BRIGHTON, Mass. – The Bruins aren’t even going to bother denying that frustration has crept into their game at this point.
Aside from David Pastrnak, the B’s offense is struggling to finish off plays from top to bottom in their lineup and it’s at the heart of their current three-game losing streak. The Bruins have scored two goals or less in seven of their last nine games and rank 25th in the NHL while averaging a paltry 2.3 goals per game.
So maintaining an air of confidence can be difficult for a group that hasn’t consistently produced results all season, but at the end of the day it’s also a talented group that ranked top-5 in the NHL last season in offense.
“When you see other teams get lucky bounces here and there – in Ottawa they’re shooting the puck wide and it goes off one of our guys and in, or in Minnesota the same thing happens – and we find ourselves not getting those bounces, then it starts to get frustrating when you’re getting good looks like we have been,” said Torey Krug, who has a goal and six points in 13 games during the month of November. “Every team goes through these little lulls and we’ll work our way out of it. Hopefully it’s sooner rather than later.
“It’s gonna come. Once one goes in then the floodgates will open. If you look up-front we have a lot of names that have done damage in the past, and it’s only a matter of time before things open up for us. You just trust it, and you work with it. Maybe we’re squeezing the sticks too hard and realizing we’re in tough spots where guys want to step up and be a hero. But if you play like that then you’re not letting your natural abilities take over, and that’s something where we have to relax a little bit and let our instincts do the work.”
Clearly those players up-front are easy to point out: Patrice Bergeron is on pace for 13 goals and 22 points, which is less than half of his usual production for a regular season during the prime of his NHL career. Bergeron has one goal in his last nine games, and had a score taken off the board vs. Calgary when it was challenged for goaltender interference. Ryan Spooner is on pace for 12 goals and 28 points on the season after finishing as a 50-point player while centering the third line last season, and Krug is pacing for four goals and 23 points that would be well below his career norms for offensive production. David Krejci is on pace for a lowly eight goals and just 47 points as one of Boston’s top playmaking forces, and Matt Beleskey is on track for eight goals and 20 points while the Bruins likely expected about double that going into this season.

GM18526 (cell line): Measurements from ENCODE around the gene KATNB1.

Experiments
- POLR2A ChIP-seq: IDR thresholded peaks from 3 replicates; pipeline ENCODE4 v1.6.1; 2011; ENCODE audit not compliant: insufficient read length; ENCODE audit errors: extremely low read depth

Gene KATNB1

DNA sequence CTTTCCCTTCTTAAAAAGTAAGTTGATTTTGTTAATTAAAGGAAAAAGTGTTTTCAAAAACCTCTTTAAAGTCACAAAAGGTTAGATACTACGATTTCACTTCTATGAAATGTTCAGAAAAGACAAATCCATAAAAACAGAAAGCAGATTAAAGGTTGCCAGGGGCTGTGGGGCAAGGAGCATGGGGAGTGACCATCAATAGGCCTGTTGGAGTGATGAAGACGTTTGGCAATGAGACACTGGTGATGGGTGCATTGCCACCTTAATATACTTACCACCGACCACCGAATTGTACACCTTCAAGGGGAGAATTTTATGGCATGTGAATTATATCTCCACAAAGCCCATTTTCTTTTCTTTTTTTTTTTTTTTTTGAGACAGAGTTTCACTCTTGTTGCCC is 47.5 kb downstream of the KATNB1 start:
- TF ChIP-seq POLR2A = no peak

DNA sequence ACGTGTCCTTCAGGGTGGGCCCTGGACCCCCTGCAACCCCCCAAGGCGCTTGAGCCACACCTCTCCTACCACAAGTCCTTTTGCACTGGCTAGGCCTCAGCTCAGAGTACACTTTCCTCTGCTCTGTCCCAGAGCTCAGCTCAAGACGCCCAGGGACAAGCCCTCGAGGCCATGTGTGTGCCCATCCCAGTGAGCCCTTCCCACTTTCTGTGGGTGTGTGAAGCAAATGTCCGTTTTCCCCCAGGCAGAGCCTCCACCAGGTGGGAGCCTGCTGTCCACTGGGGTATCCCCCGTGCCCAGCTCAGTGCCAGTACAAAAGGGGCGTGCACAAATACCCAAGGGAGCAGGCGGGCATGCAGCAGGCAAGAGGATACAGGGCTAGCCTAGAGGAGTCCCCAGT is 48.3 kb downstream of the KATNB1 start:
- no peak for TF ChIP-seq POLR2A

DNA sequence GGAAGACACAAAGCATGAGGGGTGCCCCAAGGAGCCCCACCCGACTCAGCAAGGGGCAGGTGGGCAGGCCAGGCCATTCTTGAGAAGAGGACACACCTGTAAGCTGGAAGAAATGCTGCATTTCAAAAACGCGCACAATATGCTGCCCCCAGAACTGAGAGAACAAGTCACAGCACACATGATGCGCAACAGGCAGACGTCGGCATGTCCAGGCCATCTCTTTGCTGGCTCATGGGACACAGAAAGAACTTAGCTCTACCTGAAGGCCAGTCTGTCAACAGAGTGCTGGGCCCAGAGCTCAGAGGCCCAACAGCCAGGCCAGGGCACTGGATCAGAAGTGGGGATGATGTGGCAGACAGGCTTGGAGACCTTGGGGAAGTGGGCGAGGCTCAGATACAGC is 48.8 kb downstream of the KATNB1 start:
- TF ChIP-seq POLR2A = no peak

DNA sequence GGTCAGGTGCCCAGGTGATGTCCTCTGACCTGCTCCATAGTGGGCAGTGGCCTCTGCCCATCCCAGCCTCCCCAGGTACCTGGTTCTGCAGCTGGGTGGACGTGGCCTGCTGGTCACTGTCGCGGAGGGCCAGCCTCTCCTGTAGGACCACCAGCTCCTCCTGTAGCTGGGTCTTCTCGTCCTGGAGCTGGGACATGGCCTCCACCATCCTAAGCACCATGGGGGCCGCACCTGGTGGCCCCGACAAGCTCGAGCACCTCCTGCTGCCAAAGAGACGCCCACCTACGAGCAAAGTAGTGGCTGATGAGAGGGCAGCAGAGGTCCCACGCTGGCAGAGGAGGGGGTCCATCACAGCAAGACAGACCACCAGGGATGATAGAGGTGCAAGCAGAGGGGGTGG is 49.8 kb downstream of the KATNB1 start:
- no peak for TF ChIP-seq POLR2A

So there are a fair number of players underachieving offensively for the Bruins right now, and that’s something plain to see for the coaching staff.
“We’re trying to find ways to help them get their confidence back and loosen up the group a little bit,” said Julien of his coaching staff’s aim at this point. “I think they’re squeezing their sticks, and people are frustrated because they’re not scoring. I think the players and the coaching are frustrated because we’re not scoring, so it doesn’t go unnoticed.
“Every team goes through it at some point where they have a hard time scoring. We’re trying to get out of it as quickly as we can, and we did some drills today that will hopefully help with that. We hope that we can help them as coaches, but they’ve also got to help themselves.”
One of the things Julien did in Friday night's loss to Calgary was start with playing with the forward groups, and he matched a red-hot Pastrnak with a struggling Krejci to bring some balance to the forward lines. It didn't work out against the Flames, but it may very well be something that the B's bench boss tries again in the future with David Backes then slotting into the right wing spot with Bergeron and Marchand.
Julien pointed to an inability to accurately get shots on net when the Bruins do get into good shooting areas on the ice, and a lack of second and third chance offense with a team that isn’t collectively getting to the front of the net enough of the time. All anybody needs to look at is Pastrnak, who leads the Bruins with 12 goals and has scored each of his last two lamp-lighters by grinding in front of the net and jumping on a loose puck as the right guy at the exact right time.
“If you don’t hit the net, you can’t score. If you’re shooting over the net all the time or missing, it’s a lost opportunity,” said Julien. “If you hit the net it’s a chance, and possibly a second chance as well. So it’s important for us to hit the net, but it’s also getting to those dirty areas and scoring a goal like [Pastrnak] did last night around the blue paint.
“Those are some of the areas where you hope our team can be better at, net-front presence. It’s okay to be there, but if you’re not taking the goalie’s eyes away from him then it makes it an easier save for him. There’s a lot we’re trying to cram in with our group to score some more goals. Once you get the results then you get the confidence, and it all starts coming again.”
Conversely when a team doesn’t get the results then the playmaking, or play-finishing, confidence simply shrivels up and goes away. That’s where the Bruins find themselves as their distinct lack of goal-scoring is beginning to overwhelm any of the good things that they are consistently doing on the ice right now.